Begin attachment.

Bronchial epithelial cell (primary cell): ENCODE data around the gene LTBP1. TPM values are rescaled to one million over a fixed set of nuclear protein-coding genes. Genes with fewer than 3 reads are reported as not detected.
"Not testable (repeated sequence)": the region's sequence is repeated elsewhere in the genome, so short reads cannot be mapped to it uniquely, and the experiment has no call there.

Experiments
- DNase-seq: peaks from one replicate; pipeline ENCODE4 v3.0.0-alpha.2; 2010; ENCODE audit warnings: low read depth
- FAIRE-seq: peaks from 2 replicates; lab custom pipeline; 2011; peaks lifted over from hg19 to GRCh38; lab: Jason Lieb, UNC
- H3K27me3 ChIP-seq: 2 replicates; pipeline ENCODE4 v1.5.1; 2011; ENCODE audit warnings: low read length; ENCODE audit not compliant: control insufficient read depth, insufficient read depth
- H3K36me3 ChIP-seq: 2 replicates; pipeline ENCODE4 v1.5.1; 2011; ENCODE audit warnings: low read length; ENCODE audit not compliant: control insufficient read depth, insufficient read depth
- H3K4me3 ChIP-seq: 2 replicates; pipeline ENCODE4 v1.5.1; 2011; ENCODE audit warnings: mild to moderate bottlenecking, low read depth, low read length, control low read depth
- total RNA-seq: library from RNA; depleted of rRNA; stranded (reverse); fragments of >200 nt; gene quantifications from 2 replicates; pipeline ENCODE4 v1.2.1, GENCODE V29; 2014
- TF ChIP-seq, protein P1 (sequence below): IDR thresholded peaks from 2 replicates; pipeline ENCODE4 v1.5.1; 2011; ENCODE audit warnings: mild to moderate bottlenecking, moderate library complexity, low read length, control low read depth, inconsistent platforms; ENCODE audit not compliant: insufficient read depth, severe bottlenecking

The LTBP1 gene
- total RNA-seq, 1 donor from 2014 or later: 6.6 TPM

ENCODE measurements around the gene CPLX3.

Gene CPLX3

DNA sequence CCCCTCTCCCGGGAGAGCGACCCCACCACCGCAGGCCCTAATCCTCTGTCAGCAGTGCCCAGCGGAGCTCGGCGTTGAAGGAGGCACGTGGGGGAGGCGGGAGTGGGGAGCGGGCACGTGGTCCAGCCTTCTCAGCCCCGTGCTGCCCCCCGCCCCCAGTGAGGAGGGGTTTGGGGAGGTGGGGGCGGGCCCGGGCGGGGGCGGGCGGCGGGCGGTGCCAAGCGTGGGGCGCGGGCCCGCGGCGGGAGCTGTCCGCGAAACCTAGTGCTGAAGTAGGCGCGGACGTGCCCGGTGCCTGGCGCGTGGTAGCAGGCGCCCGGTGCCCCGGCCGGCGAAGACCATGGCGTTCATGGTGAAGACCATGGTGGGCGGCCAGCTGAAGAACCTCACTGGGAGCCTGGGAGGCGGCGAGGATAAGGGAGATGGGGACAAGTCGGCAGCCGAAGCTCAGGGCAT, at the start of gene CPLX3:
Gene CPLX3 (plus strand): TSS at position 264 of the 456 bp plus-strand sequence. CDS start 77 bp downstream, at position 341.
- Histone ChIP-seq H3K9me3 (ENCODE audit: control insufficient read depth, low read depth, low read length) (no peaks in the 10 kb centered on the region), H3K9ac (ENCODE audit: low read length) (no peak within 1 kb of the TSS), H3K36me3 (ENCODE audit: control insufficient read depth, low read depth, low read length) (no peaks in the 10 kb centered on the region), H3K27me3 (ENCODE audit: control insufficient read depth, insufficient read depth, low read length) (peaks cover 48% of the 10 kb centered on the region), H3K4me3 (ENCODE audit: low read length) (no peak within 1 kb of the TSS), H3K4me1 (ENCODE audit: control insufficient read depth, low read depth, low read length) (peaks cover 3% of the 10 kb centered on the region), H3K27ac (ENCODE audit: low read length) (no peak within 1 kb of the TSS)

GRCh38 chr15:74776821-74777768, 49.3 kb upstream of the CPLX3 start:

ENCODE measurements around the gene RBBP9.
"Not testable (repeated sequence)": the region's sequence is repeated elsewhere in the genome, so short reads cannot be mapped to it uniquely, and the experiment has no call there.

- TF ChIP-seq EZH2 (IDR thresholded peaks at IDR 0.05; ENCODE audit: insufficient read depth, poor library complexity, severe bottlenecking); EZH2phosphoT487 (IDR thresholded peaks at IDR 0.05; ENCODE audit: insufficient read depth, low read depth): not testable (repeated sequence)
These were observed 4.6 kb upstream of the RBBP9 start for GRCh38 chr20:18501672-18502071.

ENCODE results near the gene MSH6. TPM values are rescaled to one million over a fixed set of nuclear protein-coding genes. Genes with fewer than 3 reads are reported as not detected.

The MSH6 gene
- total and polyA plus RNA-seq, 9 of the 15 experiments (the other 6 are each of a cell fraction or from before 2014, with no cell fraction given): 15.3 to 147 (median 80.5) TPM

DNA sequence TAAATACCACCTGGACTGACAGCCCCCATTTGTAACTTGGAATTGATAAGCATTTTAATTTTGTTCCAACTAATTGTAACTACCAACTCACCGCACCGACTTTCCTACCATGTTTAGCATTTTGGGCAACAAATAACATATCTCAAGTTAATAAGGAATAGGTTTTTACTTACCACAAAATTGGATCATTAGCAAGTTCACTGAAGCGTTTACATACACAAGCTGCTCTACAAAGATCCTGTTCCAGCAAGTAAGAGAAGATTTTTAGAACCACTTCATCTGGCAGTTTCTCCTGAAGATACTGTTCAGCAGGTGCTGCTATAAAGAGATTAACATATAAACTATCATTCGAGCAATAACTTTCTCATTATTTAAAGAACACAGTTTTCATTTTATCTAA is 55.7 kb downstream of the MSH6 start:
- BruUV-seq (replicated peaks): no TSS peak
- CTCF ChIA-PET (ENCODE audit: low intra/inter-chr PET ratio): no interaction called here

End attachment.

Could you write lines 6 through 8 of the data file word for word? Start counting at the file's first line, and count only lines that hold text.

- H3K27me3 ChIP-seq: 2 replicates; pipeline ENCODE4 v1.5.1; 2011; ENCODE audit warnings: low read length; ENCODE audit not compliant: control insufficient read depth, insufficient read depth
- H3K36me3 ChIP-seq: 2 replicates; pipeline ENCODE4 v1.5.1; 2011; ENCODE audit warnings: low read length; ENCODE audit not compliant: control insufficient read depth, insufficient read depth
- H3K4me3 ChIP-seq: 2 replicates; pipeline ENCODE4 v1.5.1; 2011; ENCODE audit warnings: mild to moderate bottlenecking, low read depth, low read length, control low read depth